Thursday, June 4, 2009


I was wasting time on Facebook this morning and came across a link to St. George Musical Theater. Upon reading the history I was instantly transported back to my childhood. If you read the history section it talks about Mark Ogden, SGMT's originator.
I was probably 6 or 7 when my sister, Keri, introduced me to Mark. Keri (and my Mom actually) were in his first major show "It's My Life." Mark gave me my first chance to perform on stage and instigated my lifelong love/obsession with musical theater. When I was in elementary school I did a show Mark wrote and directed called "It's Up to Me." We performed the show at various elementary schools and The Cotton Mill and also travelled to SLC to perform on a real stage. My brother Jared and I drove with Mark as Mom was going to grad school and working 2 jobs at the time. On the long drive Mark and Jared and I wrote a song called "The Road Kill Restaurant," due to the huge amounts of road kill we passed on the highway. We laughed our heads off and somehow the tune has always stuck with me.
When I was in middle school Mark died of AIDS. We went to see him just before he died. I will never get the image of him out of my head. Mark, who was always so vibrantly alive and energetic lay on a bed barely able to move, his body literally wasted away to nothing but skin and bones. SGMT was never the same without him. I am glad it has found a solid footing in St. George but I can't help but wish he was here to enjoy the success.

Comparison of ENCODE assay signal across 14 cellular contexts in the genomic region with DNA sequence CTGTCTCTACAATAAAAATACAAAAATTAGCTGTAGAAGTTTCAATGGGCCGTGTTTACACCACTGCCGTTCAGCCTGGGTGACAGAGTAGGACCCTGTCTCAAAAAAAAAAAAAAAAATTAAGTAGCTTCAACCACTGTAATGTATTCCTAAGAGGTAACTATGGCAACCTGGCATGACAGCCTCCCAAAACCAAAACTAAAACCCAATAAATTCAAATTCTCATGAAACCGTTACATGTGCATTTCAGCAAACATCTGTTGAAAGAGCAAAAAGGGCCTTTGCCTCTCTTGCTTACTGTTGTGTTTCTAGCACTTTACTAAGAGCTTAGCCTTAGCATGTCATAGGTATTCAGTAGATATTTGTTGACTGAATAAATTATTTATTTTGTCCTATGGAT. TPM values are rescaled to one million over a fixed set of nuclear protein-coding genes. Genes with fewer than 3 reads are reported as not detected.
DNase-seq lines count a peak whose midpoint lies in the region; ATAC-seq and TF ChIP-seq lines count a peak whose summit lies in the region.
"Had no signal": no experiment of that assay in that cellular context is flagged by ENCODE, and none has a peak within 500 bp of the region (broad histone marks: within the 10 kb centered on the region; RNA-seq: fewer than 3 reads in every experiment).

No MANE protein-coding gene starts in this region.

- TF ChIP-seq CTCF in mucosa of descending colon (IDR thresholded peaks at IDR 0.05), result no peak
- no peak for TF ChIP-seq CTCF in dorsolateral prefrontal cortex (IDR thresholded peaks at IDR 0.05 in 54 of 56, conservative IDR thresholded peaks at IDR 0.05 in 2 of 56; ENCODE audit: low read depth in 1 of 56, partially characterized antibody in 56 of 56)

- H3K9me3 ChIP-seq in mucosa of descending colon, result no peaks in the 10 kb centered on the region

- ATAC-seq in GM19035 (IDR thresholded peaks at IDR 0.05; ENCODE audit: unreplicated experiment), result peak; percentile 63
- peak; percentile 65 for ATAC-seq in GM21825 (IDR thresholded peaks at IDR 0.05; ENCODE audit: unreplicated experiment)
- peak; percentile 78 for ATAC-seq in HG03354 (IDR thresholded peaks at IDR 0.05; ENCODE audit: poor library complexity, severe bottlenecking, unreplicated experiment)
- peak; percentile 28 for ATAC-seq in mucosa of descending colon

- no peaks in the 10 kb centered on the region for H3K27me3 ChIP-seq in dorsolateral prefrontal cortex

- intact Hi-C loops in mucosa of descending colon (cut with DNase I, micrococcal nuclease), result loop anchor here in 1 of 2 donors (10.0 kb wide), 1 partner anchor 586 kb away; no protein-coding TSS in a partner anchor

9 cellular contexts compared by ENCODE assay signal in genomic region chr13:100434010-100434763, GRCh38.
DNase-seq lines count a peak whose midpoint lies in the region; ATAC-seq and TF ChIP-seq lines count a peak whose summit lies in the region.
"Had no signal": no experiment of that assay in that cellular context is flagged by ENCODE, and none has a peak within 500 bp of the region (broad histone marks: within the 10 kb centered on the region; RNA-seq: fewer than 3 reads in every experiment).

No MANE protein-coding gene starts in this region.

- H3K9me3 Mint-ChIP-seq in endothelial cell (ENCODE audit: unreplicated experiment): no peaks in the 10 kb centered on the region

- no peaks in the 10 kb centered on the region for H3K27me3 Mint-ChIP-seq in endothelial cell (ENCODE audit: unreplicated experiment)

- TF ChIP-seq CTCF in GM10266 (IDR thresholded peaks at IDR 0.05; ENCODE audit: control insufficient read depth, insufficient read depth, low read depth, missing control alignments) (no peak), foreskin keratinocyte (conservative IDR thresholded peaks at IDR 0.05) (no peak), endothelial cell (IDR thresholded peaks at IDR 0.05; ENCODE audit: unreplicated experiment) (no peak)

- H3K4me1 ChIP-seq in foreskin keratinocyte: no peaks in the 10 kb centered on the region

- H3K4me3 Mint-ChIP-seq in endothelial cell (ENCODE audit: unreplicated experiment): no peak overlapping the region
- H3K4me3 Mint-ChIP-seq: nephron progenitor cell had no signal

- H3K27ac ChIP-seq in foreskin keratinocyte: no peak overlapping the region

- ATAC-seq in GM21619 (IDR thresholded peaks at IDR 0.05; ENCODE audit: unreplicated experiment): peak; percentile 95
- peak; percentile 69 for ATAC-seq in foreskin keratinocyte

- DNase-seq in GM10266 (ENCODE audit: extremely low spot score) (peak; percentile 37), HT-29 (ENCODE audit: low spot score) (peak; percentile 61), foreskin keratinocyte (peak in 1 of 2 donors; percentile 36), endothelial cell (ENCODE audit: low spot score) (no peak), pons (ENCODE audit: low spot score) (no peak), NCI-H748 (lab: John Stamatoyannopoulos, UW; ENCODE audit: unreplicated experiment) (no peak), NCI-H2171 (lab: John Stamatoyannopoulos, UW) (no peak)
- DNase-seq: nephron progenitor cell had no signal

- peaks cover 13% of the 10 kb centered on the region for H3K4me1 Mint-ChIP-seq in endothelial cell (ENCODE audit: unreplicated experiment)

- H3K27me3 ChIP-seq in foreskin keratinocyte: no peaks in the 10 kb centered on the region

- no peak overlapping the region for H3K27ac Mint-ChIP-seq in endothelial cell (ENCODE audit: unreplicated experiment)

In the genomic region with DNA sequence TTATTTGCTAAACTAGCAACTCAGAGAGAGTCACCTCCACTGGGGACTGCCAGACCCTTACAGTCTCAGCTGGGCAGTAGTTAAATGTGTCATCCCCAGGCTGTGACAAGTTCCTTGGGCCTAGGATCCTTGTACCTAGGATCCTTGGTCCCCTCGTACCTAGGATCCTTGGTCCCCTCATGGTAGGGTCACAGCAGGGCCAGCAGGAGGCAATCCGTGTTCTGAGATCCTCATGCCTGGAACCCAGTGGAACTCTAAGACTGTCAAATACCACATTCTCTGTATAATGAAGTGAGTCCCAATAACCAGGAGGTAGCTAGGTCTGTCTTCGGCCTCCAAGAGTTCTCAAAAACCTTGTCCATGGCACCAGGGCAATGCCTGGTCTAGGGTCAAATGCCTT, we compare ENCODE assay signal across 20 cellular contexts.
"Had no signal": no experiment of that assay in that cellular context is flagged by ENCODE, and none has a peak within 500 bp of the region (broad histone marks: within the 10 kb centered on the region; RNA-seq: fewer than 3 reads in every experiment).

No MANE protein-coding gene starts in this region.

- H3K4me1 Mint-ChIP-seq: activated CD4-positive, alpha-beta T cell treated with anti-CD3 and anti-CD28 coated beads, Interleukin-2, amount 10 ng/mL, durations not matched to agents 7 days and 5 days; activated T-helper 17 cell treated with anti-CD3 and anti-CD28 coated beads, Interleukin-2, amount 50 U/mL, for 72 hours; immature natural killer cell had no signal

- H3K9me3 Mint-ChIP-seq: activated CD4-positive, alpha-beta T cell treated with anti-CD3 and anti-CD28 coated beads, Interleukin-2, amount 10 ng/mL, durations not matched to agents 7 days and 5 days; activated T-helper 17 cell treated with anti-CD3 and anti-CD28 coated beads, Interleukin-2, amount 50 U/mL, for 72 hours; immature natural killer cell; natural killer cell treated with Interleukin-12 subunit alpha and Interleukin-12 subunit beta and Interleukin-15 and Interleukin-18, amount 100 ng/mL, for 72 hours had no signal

Jewels said...

{{{{{{ Erin }}}}}} May all of your friends who have passed live on in your fond memories of them. Sending you hugs and love always, Jewels.

WhiteEyebrows said...

"Solid" is always a relative term when it comes to theatres, of course.

I never knew Mark, but was only involved with SGMT when it was re-started by the Kenworthy family.

From what I can gather, SGMT has really struggled in leadership and direction for the last several years, and I never really thought they ever were running on all cylinders or really utilizing all the talent in the community.

In fact, there has been a slightly odd trend of the "stars" being the ones who run the theatre, and the ones who run the theatre being the "stars". They would really benefit from someone who could just focus on running it w/o having to be the star.

International Tease said...

My mom also had a musical friend who died of AIDS. I sang with him a few times at some of my mom's friends' parties. He was also such a vibrant and alive person, and it was such a shock to see him at the hospital, so weak and such a shadow of himself. I'm sad for everyone who died of AIDS before we could effectively treat it, and I'm so grateful there's treatment for those unfortunate enough to contract HIV.